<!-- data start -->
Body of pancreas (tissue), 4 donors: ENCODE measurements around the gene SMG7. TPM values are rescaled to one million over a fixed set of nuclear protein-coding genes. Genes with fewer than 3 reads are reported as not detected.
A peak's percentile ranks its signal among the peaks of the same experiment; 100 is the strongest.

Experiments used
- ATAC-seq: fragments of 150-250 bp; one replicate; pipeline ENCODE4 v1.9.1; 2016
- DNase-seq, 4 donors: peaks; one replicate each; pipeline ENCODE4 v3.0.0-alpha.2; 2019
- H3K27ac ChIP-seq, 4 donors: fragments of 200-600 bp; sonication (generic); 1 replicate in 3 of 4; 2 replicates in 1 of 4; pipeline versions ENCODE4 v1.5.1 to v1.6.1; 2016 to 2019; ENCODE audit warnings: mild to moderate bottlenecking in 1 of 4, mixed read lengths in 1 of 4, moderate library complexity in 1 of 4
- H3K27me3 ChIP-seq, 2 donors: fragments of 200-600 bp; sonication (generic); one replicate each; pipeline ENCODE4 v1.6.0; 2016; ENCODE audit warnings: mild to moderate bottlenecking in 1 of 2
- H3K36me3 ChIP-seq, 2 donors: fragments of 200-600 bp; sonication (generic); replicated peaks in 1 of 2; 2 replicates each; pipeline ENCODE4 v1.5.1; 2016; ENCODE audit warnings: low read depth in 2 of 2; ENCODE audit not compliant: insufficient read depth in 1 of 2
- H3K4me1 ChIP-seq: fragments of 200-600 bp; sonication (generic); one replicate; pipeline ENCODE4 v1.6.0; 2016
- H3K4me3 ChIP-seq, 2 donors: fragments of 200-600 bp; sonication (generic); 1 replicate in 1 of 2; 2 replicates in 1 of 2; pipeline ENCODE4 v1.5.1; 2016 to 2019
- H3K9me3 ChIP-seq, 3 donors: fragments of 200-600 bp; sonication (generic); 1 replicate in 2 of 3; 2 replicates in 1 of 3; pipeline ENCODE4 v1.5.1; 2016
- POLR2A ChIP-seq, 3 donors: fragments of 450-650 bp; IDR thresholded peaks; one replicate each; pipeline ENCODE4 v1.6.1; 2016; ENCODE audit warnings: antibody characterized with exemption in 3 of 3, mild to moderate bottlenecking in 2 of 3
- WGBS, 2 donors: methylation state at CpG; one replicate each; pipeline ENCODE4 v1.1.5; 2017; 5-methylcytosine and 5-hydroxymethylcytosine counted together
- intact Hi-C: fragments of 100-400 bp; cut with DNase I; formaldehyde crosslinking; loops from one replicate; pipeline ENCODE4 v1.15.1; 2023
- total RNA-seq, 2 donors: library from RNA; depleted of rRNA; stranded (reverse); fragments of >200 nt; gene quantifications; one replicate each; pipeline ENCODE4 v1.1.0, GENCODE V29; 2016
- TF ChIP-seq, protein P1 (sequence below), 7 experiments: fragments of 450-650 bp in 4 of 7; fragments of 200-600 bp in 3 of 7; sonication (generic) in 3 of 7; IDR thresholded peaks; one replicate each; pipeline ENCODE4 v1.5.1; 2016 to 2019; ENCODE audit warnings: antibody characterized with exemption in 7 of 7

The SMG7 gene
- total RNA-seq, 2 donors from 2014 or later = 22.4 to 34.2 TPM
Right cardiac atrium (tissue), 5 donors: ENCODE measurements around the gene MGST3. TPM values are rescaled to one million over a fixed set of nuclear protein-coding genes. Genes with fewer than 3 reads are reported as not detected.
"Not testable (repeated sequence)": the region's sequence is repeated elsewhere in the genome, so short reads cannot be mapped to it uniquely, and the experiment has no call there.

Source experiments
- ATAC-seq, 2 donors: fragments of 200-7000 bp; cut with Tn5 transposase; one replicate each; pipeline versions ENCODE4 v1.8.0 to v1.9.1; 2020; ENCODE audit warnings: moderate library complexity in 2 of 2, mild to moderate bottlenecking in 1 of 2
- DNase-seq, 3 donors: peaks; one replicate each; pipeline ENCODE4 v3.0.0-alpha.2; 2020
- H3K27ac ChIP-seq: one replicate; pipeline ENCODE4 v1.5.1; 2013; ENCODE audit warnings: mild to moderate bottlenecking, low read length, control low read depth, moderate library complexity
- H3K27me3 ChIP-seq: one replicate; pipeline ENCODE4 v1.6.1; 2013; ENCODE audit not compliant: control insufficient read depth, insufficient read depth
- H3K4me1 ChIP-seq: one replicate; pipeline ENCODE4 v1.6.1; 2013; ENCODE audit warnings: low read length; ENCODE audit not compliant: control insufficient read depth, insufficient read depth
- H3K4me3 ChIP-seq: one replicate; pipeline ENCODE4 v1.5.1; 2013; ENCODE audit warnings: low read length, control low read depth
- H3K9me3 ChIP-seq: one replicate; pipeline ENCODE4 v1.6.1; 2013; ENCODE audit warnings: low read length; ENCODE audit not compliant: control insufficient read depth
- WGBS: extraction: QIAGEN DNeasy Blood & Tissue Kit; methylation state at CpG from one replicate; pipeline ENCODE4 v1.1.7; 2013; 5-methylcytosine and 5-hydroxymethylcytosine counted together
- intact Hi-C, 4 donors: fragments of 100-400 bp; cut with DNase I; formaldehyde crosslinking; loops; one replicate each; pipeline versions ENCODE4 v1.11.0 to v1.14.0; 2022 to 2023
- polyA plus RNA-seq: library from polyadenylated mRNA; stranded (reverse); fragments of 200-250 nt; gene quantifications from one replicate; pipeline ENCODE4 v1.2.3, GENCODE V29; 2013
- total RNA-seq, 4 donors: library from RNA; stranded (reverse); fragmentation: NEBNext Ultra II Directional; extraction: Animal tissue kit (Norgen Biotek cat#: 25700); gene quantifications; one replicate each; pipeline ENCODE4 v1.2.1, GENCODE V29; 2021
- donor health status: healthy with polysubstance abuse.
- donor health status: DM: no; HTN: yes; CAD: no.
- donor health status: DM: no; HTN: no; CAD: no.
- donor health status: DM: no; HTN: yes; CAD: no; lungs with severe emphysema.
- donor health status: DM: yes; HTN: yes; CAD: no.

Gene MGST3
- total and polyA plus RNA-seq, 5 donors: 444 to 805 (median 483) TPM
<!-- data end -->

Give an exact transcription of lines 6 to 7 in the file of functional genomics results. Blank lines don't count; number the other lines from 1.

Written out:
- H3K27ac ChIP-seq, 4 donors: fragments of 200-600 bp; sonication (generic); 1 replicate in 3 of 4; 2 replicates in 1 of 4; pipeline versions ENCODE4 v1.5.1 to v1.6.1; 2016 to 2019; ENCODE audit warnings: mild to moderate bottlenecking in 1 of 4, mixed read lengths in 1 of 4, moderate library complexity in 1 of 4
- H3K27me3 ChIP-seq, 2 donors: fragments of 200-600 bp; sonication (generic); one replicate each; pipeline ENCODE4 v1.6.0; 2016; ENCODE audit warnings: mild to moderate bottlenecking in 1 of 2